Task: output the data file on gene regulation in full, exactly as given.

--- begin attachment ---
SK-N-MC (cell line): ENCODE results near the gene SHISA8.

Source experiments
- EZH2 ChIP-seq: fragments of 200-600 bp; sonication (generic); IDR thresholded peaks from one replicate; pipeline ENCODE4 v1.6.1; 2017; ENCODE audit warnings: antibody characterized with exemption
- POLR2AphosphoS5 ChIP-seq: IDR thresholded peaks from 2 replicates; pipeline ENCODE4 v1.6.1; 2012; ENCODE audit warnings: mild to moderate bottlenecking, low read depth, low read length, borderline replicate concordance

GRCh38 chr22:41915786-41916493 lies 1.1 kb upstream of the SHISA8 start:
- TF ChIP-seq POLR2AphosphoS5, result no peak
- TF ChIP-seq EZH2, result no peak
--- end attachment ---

SK-N-MC (cell line): ENCODE results near the gene SHISA8.

Source experiments
- EZH2 ChIP-seq: fragments of 200-600 bp; sonication (generic); IDR thresholded peaks from one replicate; pipeline ENCODE4 v1.6.1; 2017; ENCODE audit warnings: antibody characterized with exemption
- POLR2AphosphoS5 ChIP-seq: IDR thresholded peaks from 2 replicates; pipeline ENCODE4 v1.6.1; 2012; ENCODE audit warnings: mild to moderate bottlenecking, low read depth, low read length, borderline replicate concordance

GRCh38 chr22:41915786-41916493 lies 1.1 kb upstream of the SHISA8 start:
- TF ChIP-seq POLR2AphosphoS5, result no peak
- TF ChIP-seq EZH2, result no peak